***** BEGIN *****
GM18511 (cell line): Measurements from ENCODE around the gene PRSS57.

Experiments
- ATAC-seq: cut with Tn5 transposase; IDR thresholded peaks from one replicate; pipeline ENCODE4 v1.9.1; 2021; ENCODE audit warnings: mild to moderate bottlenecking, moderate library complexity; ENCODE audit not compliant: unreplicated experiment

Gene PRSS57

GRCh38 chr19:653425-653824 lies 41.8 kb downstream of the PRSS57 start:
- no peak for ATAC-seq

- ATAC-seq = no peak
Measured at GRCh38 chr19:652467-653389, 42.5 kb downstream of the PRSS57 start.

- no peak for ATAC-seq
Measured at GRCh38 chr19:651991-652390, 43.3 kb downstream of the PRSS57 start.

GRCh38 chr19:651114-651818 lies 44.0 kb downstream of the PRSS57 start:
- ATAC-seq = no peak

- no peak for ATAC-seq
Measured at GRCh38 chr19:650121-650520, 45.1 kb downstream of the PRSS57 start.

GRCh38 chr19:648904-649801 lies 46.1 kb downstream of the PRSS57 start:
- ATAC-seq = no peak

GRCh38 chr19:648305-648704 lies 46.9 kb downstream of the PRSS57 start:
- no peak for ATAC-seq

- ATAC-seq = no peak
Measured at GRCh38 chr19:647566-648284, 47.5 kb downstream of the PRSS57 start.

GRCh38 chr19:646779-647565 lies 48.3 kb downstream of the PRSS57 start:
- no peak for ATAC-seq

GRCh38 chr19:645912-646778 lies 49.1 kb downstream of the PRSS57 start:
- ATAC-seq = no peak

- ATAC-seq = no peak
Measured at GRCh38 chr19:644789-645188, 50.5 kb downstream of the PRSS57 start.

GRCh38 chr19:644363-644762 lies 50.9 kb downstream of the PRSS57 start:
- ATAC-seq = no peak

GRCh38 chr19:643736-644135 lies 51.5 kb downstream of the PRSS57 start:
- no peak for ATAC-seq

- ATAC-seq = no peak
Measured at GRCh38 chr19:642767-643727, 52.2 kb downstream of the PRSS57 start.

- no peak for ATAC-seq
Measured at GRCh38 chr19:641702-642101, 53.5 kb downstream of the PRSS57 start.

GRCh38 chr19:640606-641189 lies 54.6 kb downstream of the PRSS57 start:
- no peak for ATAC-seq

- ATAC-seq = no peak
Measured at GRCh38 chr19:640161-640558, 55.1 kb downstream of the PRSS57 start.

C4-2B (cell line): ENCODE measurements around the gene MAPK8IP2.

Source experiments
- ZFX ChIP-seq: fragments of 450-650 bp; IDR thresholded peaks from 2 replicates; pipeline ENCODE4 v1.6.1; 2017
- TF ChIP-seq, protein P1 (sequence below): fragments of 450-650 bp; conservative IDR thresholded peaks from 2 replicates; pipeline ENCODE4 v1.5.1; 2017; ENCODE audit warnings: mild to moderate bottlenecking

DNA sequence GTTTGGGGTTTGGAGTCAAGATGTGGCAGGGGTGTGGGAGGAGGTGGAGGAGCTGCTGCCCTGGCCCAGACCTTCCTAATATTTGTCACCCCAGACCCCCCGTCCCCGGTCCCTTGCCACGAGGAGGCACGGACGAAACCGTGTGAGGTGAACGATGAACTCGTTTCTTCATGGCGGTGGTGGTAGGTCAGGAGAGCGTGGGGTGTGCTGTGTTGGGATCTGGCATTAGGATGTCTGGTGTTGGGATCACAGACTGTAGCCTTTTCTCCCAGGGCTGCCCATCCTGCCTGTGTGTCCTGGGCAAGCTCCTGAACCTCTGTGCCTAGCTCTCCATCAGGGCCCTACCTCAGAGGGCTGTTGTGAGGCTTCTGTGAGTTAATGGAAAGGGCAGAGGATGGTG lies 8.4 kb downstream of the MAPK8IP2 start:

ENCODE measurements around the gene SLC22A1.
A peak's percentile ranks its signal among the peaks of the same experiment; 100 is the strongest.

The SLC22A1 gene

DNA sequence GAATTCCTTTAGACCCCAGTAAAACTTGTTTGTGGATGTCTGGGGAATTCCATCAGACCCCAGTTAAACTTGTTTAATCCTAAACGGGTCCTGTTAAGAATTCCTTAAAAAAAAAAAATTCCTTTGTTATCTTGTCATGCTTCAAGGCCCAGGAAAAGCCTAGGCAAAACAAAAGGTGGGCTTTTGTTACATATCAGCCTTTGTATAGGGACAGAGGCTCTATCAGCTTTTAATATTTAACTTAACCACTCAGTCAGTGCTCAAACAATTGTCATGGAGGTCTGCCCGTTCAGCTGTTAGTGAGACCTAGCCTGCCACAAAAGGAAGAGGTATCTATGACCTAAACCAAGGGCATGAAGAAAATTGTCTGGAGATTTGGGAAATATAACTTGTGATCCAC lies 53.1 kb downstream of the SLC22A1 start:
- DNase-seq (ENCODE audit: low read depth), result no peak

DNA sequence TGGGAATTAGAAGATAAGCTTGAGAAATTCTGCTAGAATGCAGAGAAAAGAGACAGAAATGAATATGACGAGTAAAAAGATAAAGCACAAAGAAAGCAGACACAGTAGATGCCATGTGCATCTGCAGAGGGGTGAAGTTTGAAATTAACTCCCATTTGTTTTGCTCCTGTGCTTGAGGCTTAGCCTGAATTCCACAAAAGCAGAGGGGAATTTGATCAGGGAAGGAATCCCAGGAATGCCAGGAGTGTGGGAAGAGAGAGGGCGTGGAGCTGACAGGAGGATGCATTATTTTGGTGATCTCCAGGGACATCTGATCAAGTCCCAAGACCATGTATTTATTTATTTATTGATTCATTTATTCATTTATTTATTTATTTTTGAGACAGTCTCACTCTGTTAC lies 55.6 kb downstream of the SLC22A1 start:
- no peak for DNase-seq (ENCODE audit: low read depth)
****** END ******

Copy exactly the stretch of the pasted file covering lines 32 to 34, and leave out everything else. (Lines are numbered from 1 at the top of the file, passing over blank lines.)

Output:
Measured at GRCh38 chr19:642767-643727, 52.2 kb downstream of the PRSS57 start.

- no peak for ATAC-seq
Measured at GRCh38 chr19:641702-642101, 53.5 kb downstream of the PRSS57 start.